There’s nothing as exciting as a comeback: seeing someone with dreams, watching them fail, and then getting a second chance. Everyone deserves a second chance, so why not Kinsale?
You may remember that not so long ago, Kinsale Spirit Company’s release of the “Red Earl” unfortunately caught Phil on a stereotypically bad day and received a relatively low score. Anyway, Kinsale has been busy and have since released three new whiskies, of which Ernest Cantillion of Kinsale was very kind to send me a bottle of each (full disclosure done). The whiskey care package included the Red Earl spirit, which Phil reviewed, so I don’t think there’s any need to re-review it. However, they have since released a Red Earl Cask Strength, a Spanish Earl, and a Great Earl, all of which I will now explore.
Since Phil’s review, things have changed for Kinsale Spirit Company, too. They are channelling their inner entrepreneurship and endeavouring to bring whiskey into the 21st century by being the first distillery to auction a digital representation of a rare cask of 20-year-old single malt. This is the first time a whiskey cask has been represented by Non-Fungible Token (NFT) and auctioned. This is all to raise money for Kinsale to establish its distillery, which it is in the process of getting planning permission for. The completion of the facility could see Kinsale produce up to 30,000 bottles a year. The endeavour proceeded to raise €23,000 more than the €60,000 aiming mark, a statement of intent from a small, intrepid would-be distillery.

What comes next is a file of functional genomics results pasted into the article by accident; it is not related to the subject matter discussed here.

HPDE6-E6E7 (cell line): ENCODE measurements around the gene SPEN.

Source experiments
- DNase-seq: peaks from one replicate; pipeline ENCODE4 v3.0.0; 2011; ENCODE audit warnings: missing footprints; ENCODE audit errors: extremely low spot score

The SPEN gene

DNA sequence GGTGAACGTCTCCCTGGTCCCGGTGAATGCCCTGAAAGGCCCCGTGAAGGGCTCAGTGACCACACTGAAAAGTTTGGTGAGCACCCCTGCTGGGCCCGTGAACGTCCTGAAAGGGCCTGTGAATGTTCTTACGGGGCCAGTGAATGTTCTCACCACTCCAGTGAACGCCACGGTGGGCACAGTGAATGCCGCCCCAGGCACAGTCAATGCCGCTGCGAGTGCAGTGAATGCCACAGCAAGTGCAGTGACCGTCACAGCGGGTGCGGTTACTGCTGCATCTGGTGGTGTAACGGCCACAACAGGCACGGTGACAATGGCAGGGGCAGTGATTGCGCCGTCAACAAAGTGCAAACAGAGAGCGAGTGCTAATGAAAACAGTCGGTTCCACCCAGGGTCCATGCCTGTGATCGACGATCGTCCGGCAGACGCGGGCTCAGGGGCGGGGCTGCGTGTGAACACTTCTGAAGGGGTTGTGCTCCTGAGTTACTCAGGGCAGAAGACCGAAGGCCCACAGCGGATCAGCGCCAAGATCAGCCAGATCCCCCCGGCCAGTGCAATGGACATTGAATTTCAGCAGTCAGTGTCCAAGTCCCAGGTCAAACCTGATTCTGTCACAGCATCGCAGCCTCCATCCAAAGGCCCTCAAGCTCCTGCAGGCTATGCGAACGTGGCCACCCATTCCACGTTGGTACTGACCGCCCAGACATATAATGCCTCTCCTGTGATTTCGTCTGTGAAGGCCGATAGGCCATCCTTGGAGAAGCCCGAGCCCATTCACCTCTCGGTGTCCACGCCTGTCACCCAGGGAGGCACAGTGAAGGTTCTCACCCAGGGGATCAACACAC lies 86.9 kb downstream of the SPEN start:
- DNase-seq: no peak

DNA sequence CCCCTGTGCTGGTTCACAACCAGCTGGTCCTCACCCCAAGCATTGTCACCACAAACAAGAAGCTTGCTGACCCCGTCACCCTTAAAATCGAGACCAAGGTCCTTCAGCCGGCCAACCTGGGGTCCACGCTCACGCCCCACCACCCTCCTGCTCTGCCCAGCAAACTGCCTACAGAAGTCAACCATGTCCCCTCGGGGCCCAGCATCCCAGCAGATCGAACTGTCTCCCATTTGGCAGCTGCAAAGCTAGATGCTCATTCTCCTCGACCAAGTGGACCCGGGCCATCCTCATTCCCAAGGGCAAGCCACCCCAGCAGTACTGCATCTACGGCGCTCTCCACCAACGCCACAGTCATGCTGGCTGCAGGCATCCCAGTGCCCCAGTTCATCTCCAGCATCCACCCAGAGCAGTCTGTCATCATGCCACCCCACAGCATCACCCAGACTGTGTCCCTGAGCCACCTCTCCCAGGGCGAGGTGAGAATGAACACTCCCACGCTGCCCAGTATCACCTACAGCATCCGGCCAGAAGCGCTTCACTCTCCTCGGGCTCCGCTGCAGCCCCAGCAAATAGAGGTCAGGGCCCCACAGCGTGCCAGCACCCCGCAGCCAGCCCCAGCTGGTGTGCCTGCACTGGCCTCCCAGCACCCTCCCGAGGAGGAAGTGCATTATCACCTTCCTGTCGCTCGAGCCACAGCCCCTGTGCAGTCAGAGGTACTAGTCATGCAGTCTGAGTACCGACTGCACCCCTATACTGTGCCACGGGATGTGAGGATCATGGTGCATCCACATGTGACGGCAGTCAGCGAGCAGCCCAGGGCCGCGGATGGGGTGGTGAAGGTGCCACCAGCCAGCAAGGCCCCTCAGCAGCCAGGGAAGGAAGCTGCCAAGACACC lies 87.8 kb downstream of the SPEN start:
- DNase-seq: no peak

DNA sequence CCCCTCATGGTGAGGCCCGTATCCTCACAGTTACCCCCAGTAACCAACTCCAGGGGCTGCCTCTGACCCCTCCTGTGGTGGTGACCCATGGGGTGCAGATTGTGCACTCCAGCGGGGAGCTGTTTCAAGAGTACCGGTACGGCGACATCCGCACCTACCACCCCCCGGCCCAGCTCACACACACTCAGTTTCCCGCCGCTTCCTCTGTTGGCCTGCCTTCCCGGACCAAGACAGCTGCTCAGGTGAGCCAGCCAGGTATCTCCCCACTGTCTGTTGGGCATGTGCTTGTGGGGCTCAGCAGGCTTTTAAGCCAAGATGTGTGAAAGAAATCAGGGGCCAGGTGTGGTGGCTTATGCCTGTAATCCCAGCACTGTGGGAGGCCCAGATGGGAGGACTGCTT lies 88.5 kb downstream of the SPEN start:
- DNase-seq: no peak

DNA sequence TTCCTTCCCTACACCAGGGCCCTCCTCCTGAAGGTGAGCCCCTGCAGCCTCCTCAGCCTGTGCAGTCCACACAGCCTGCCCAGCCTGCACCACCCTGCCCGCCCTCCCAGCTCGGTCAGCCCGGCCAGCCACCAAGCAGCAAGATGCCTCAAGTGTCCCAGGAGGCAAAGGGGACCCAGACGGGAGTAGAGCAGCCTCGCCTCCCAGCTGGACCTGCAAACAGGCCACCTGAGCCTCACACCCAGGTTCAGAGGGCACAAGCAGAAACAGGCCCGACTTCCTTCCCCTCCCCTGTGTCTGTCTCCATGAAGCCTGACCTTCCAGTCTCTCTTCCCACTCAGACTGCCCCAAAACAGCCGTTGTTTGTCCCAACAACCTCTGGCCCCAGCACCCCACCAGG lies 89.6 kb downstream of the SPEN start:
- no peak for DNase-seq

I, for one, certainly appreciate their boldness. During a worldwide pandemic, Kinsale has not been afraid to launch a whiskey at the most uncertain of times. With the lack of a high street presence and the impossibility of an in-person launch/presence at whiskey exhibitions, Ernest and Kinsale have had to launch everything via the internet with online media. A bold but ambitious attempt to try and overcome an overly crowded Irish whiskey market.
So, then, on to the whiskey! Firstly, the Great Earl, Hugh “The Great Earl” O’Neill. Following the Great Earl’s escape from Dublin Castle, he fought side-by-side with Juan del Aguila, “The Spanish Earl,” at the Battle of Kinsale in 1601. Leaving Ireland in the Flight of the Earls in 1607, he died in Rome nine years later, where he is still buried and immortalised in a fresco in Vatican City.
The Great Earl Single Grain Irish Whiskey is a combination of re-char-barrelled grain Irish whiskey and virgin oak grain, matured for 45 months, and then merged to spend a further minimum period of 3 months in ex-Sangiovese casks. These casks were sourced exclusively for Kinsale from the Lazio region of Italy, a nod to the final resting place of the Great Earl in the Vatican in Rome. This retails around the £33 mark from Kinsale’s website and is bottled at the standard 40% ABV.
Great Earl Single Grain Irish Whiskey – Review
Colour: Pale straw.
On the nose: Quite fruity; ripened bananas, tangerines, light strawberries, green apples, marzipan and vanilla. Some oak notes to it, as well as some pear drops towards the end.
In the mouth: More of an influence this time around, more spice with some cinnamon and cloves cutting through. Then comes lots of sweetness too, Snickers bar, toffee popcorn and vanilla all present too. Very minimal finish; feels like it lacks some depth. I suppose it’s common for such a young spirit. A bit of warmth lingers from the spice, but that’s about it.
Secondly, the Spanish Earl. The Spanish Earl fought alongside Red Hugh O’Donnell (the Red Earl) and The Great Earl during an arduous, two-month campaign at the Battle of Kinsale, the ultimate battle in England’s conquest of Gaelic Ireland and the climax of the Nine Years’ War. During this time, he lodged in Portney’s Lane, Cork, and was a popular figure with locals. This is said to have influenced the stout finish of Spanish Earl Single Malt Irish Whiskey, which is also combined with a hint of rum cask ageing. Returning to Spain, helping wounded troops from his own funds, Red Hugh died – bruised but not beaten – in 1602.